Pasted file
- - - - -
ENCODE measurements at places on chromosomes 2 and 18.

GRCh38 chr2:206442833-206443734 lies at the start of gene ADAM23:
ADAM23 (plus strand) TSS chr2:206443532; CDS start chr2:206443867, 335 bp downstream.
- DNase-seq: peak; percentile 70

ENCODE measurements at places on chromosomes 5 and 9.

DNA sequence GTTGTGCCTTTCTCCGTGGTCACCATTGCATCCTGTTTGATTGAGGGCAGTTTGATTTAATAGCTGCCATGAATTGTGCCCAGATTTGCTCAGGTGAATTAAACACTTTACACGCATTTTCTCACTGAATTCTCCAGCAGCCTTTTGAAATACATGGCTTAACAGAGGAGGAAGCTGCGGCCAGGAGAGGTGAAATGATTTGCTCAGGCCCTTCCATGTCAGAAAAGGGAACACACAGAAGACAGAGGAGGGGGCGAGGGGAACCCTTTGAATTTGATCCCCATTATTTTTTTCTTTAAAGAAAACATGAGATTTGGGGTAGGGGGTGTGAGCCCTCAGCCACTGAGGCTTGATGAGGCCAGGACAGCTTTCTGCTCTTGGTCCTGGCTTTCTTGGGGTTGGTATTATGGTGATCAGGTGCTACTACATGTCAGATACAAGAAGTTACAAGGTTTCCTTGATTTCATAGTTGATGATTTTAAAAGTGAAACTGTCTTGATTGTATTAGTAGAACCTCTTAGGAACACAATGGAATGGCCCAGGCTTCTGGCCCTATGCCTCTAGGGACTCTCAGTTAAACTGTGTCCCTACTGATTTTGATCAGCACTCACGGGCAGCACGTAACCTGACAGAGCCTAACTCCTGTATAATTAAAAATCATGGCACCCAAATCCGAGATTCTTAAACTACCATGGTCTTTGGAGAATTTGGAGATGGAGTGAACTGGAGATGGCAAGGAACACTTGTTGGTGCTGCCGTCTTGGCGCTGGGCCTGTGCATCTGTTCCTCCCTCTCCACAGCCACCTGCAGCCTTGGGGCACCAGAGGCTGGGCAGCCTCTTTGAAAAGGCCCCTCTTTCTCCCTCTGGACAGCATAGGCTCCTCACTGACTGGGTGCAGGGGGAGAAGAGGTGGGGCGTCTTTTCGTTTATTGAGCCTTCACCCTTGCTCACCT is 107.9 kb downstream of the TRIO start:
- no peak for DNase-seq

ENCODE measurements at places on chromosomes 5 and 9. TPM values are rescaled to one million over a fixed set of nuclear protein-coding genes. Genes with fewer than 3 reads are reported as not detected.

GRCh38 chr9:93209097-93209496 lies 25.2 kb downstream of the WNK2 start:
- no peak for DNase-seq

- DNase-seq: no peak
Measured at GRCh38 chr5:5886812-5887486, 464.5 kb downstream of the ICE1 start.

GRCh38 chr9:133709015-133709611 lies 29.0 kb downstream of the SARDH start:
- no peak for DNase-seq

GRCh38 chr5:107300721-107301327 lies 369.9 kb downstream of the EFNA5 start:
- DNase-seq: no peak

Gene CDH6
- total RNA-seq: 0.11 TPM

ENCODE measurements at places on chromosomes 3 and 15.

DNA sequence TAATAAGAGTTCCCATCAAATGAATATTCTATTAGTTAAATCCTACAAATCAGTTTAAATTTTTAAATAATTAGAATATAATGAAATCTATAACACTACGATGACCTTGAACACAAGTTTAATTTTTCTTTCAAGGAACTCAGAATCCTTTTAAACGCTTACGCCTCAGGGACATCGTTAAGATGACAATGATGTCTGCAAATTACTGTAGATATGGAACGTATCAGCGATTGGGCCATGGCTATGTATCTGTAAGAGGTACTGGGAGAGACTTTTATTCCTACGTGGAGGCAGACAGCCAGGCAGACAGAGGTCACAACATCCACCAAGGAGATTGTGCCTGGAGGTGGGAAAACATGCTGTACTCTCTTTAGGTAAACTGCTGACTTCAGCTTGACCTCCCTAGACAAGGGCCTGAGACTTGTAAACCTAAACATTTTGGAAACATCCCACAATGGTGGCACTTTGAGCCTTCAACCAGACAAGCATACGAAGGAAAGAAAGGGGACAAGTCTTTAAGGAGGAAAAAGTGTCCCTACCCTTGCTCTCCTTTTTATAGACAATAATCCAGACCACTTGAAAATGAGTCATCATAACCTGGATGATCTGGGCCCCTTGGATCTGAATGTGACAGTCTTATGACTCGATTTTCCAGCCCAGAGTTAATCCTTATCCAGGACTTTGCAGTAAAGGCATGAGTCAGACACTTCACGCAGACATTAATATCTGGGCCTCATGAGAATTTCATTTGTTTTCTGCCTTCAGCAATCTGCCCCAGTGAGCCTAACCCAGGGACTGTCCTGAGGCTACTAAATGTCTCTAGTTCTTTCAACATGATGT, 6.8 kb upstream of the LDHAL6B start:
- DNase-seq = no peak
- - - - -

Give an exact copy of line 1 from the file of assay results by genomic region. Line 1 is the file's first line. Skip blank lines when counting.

ENCODE measurements at places on chromosomes 2 and 18.